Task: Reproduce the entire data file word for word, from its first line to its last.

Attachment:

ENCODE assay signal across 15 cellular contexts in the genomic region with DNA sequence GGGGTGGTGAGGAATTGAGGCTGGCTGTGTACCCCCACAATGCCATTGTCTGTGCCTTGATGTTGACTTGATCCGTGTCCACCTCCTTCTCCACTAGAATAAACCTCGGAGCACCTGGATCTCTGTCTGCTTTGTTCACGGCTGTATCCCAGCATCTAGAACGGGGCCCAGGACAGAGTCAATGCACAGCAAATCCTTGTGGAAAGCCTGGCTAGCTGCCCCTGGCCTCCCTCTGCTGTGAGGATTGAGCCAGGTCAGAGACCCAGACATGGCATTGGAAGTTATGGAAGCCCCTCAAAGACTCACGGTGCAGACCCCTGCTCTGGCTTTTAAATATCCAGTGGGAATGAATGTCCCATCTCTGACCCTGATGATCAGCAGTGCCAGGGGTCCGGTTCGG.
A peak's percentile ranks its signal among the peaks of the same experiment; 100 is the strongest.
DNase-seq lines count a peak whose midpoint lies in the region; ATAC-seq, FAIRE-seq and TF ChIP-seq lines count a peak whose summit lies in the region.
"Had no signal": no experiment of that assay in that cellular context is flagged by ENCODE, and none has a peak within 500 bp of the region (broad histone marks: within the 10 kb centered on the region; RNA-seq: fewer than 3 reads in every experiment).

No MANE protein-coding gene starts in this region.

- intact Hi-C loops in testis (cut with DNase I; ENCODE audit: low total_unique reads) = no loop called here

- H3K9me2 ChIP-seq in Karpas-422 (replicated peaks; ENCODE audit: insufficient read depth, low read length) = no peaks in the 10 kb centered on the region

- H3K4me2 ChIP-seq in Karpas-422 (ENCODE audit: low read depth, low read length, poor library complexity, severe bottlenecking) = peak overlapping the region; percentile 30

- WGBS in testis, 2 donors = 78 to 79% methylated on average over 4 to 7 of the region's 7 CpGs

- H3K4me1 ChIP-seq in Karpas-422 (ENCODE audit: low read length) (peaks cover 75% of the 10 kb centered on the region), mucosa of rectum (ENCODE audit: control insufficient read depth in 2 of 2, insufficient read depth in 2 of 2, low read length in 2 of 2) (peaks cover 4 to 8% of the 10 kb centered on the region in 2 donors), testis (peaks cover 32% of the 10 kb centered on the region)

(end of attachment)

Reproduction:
ENCODE assay signal across 15 cellular contexts in the genomic region with DNA sequence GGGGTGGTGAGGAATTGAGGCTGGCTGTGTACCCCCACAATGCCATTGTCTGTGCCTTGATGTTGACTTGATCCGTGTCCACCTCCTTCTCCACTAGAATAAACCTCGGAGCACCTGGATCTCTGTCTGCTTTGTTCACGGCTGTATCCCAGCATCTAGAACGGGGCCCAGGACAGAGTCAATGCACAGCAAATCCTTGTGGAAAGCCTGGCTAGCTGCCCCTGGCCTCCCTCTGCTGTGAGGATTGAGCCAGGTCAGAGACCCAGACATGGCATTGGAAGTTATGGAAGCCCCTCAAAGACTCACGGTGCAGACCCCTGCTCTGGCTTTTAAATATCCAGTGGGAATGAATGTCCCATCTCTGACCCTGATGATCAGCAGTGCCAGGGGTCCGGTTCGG.
A peak's percentile ranks its signal among the peaks of the same experiment; 100 is the strongest.
DNase-seq lines count a peak whose midpoint lies in the region; ATAC-seq, FAIRE-seq and TF ChIP-seq lines count a peak whose summit lies in the region.
"Had no signal": no experiment of that assay in that cellular context is flagged by ENCODE, and none has a peak within 500 bp of the region (broad histone marks: within the 10 kb centered on the region; RNA-seq: fewer than 3 reads in every experiment).

No MANE protein-coding gene starts in this region.

- intact Hi-C loops in testis (cut with DNase I; ENCODE audit: low total_unique reads) = no loop called here

- H3K9me2 ChIP-seq in Karpas-422 (replicated peaks; ENCODE audit: insufficient read depth, low read length) = no peaks in the 10 kb centered on the region

- H3K4me2 ChIP-seq in Karpas-422 (ENCODE audit: low read depth, low read length, poor library complexity, severe bottlenecking) = peak overlapping the region; percentile 30

- WGBS in testis, 2 donors = 78 to 79% methylated on average over 4 to 7 of the region's 7 CpGs

- H3K4me1 ChIP-seq in Karpas-422 (ENCODE audit: low read length) (peaks cover 75% of the 10 kb centered on the region), mucosa of rectum (ENCODE audit: control insufficient read depth in 2 of 2, insufficient read depth in 2 of 2, low read length in 2 of 2) (peaks cover 4 to 8% of the 10 kb centered on the region in 2 donors), testis (peaks cover 32% of the 10 kb centered on the region)